concern

A Quote by Albert Einstein on blessings, concern, fate, interest, labor, mankind, mind, order, problems, science, understanding, and work

It is not enough that you should understand about applied science in order that your work may increase man's blessings. Concern for the man himself and his fate must always form the chief interest of all technical endeavors; concern for the great unsolved problems of the organization of labor and the distribution of goods in order that the creations of our mind shall be a blessing and not a curse to mankind. Never forget this in the midst of your diagrams and equations.

Albert Einstein (1879 - 1955)

Source: speech, California Institute of Technology, Pasadena, Feb.16,1931, in The NY Times, February 17, 1931, p. 6.

Contributed by: Zaady

A Quote by Albert Einstein on authority, belief, concern, ethics, immortality, and individuality

I do not believe in the immortality of the individual, and I consider ethics to be an exclusively human concern without any superhuman authority behind it.

Albert Einstein (1879 - 1955)

Contributed by: Zaady

A Quote by Albert Einstein on concern, destiny, effort, and interest

The concern for man and his destiny must always be the chief interest of all technical effort. Never forget it among your diagrams and equations.

Albert Einstein (1879 - 1955)

Contributed by: Zaady

A Quote by Albert Camus on concern and happiness

To be happy, we must not be too concerned with others.

Albert Camus (1913 - 1960)

Contributed by: Zaady

A Quote by Alfred Jules Ayer on character, concern, consequences, facts, logic, philosophy, questions, and words

In other words, the propositions of philosophy are not factual, but linguistic in character - that is, they do not describe the behaviour of physical, or even mental, objects; they express definitions, or the formal consequences of definitions. Accordingly we may say that philosophy is a department of logic. For we will see that the characteristic mark of a purely logical enquiry, is that it is concerned with the formal consequences of our definitions and not with questions of empirical fact.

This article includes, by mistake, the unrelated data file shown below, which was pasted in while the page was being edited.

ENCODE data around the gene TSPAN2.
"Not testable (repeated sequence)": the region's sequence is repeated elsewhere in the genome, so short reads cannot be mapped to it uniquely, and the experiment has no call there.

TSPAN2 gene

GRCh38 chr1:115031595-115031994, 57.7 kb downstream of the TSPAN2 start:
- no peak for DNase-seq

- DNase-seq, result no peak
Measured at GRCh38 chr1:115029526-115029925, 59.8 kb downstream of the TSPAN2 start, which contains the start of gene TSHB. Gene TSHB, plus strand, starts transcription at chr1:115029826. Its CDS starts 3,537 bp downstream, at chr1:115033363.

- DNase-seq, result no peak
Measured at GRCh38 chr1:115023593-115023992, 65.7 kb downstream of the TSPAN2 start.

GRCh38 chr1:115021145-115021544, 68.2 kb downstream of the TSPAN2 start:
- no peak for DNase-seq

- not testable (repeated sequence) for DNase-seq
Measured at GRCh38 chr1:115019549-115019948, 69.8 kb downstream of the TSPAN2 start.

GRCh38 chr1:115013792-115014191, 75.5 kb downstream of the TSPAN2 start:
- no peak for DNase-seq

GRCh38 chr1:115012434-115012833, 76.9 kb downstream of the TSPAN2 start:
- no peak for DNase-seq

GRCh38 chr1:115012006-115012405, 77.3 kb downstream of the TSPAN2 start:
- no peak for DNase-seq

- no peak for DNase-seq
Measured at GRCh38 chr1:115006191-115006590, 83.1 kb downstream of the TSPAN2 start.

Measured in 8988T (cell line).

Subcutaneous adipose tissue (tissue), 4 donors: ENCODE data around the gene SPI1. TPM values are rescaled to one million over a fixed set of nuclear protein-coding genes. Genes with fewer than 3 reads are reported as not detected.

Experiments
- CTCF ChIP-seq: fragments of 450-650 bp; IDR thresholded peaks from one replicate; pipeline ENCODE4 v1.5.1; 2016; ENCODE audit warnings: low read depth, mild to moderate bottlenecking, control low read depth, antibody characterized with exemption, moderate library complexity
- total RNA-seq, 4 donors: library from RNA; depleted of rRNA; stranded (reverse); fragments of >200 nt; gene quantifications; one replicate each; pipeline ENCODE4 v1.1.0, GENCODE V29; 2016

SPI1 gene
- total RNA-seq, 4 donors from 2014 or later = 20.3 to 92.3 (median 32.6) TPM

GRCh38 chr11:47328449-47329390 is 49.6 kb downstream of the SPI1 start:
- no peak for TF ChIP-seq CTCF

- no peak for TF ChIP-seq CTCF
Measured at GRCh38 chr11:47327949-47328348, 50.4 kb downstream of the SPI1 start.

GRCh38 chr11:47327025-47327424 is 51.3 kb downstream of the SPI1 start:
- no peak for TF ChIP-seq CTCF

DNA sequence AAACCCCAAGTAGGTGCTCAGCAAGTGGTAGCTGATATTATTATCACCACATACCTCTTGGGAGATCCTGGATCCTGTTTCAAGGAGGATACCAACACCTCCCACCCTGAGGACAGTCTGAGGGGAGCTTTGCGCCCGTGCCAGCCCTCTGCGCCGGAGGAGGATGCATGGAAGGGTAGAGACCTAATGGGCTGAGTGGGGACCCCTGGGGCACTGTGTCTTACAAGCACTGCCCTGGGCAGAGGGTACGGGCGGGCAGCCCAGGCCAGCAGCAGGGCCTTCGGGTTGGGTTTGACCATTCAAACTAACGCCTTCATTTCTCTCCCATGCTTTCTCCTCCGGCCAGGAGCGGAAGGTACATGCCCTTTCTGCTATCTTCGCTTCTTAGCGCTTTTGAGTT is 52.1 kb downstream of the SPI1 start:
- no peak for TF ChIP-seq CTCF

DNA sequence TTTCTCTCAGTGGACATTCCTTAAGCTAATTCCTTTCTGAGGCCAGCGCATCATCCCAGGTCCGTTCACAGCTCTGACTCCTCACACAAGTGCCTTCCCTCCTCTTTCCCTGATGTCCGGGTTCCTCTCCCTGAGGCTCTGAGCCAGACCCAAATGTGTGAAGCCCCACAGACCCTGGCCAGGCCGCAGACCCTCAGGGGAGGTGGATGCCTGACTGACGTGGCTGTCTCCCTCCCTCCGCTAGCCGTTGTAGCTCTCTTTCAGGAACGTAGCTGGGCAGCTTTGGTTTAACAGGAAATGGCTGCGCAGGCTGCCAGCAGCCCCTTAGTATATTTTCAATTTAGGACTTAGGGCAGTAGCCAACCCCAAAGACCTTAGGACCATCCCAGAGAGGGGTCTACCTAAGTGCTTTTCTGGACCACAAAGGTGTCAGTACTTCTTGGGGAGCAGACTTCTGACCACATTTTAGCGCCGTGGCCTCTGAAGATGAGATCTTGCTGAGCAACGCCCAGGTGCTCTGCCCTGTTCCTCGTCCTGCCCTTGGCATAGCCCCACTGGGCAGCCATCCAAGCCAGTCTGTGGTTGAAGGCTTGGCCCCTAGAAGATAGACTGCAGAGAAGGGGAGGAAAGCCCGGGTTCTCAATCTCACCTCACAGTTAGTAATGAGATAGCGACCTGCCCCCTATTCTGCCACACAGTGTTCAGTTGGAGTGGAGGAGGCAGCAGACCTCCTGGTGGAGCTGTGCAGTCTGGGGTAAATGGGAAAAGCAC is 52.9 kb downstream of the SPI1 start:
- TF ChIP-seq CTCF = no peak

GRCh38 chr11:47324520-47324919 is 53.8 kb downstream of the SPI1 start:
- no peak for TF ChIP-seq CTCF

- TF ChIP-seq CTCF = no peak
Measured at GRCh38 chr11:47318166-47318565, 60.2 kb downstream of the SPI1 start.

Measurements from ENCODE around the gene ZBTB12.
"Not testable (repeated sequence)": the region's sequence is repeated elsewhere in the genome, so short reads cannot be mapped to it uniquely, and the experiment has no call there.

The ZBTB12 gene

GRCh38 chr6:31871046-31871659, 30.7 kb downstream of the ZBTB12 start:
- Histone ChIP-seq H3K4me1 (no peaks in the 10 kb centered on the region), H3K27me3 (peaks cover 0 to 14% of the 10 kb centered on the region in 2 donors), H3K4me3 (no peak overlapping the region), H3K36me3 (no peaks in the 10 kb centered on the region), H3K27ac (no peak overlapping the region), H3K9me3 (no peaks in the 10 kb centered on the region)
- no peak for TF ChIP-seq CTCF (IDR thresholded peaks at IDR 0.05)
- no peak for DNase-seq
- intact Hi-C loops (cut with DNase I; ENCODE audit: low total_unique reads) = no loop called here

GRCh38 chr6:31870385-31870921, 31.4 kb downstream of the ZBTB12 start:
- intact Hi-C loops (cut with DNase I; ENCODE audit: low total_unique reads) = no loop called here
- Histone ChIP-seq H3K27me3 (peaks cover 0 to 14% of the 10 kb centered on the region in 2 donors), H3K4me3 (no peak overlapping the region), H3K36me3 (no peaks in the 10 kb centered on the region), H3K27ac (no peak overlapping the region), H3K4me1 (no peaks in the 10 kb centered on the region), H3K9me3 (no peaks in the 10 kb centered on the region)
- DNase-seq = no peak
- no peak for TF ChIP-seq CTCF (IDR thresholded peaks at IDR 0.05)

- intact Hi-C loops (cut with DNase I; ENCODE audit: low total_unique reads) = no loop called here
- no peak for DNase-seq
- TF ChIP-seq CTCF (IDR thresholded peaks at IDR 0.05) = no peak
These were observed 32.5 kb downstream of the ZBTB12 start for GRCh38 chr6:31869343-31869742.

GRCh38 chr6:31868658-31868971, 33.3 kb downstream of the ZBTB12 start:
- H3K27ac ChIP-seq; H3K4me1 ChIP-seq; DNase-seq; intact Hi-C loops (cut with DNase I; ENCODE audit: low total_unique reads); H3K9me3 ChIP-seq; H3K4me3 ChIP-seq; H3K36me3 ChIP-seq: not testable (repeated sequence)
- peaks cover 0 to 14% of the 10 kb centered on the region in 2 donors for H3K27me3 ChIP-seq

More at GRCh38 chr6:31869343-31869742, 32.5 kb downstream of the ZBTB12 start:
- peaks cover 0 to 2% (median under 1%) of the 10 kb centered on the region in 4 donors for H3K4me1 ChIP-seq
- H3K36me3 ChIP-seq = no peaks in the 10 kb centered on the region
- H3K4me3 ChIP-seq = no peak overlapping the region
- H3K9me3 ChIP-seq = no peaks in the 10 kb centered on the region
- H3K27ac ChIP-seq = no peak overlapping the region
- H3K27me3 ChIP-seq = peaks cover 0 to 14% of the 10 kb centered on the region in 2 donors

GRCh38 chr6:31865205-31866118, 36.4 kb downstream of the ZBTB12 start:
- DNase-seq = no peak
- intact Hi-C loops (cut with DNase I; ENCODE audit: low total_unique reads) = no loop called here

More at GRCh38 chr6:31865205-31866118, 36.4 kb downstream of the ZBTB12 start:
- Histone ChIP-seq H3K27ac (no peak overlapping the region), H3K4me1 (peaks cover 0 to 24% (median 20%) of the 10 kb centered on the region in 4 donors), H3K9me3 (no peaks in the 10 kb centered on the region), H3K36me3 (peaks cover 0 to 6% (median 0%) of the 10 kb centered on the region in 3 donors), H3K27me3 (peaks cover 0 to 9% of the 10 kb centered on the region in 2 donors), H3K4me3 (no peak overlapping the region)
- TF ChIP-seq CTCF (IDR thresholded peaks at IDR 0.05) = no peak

A.J. Ayer

Source: Language Truth and Logic, Ayer, Ch. 2, p.76

Contributed by: Zaady

A Quote by Agatha Christie on concern, money, and trust

Where large sums of money are concerned, it is advisable to trust nobody.

Agatha Christie (1891 - 1976)

Contributed by: Zaady

A Quote by Abraham Lincoln on concern

in

I don't know who my grandfather was; I'm much more concerned to know what his grandson will be.

Abraham Lincoln (1809 - 1865)

Contributed by: Zaady

A Quote by Abraham Lincoln on concern, contentment, and failure

My great concern is not whether you have failed, but whether you are content with your failure.

Abraham Lincoln (1809 - 1865)

Contributed by: Zaady

A Quote by Abraham Lincoln on concern and god

Sir, my concern is not whether God is on our side, My great concern is to be on God's side, for God is always right.

Abraham Lincoln (1809 - 1865)

Contributed by: Zaady

A Quote by 'Abd al-Kader on body, colors, concern, divinity, earth, god, heart, imagination, names, perception, reality, sacred, secrets, senses, spirit, spirituality, truth, understanding, and world

Turn your face toward the sacred Mosque (Koran 2:144,149,150) Commentary: This means: "Turn the [divine] face which is particular to you. . . ." This face is the secret (sirr) through which your spirit subsists. . . . It is the source of man's being and the command [formulated in the verse] is in reality concerned with this. God . . . does not consider your exterior form but only your heart - which is the "divine face" proper to each of you, and it is this "divine face" which, in you, "contains" God even though His sky and His earth cannot contain Him. . . . He who turns (toward the sacred Mosque} with his body alone, without also turning this face, has not truly turned. . . . He who looks with his finite eye only sees finite things - bodies, colors or surfaces. He who looks with the eye of his hidden spirit sees the hidden things - spiritual beings, forms of the world of the absolute Imagination, jinns - all of which are still only created beings and therefore veils. But he who looks with his face, that is to say, his secret (sirr), sees the face which God has in each thing; for, in truth, only Allah sees Allah, only Allah knows Allah. . . . As for the "sacred Mosque" . . . , although this term applies literally to the Mosque perceived by the senses, it should be understood as designating the degree which totalizes all the divine Names, that is to say the degree of the divinity which is the "place of the prostration" - of the prostration of the heart, not of the body.

'Abd al-Kader (1807 - 1883)

Source: The Spiritual Writings of 'Abd al-Kader, 1995, Kitab al-Mawaqif, 149, pp. 105-107

Contributed by: Zaady

Syndicate content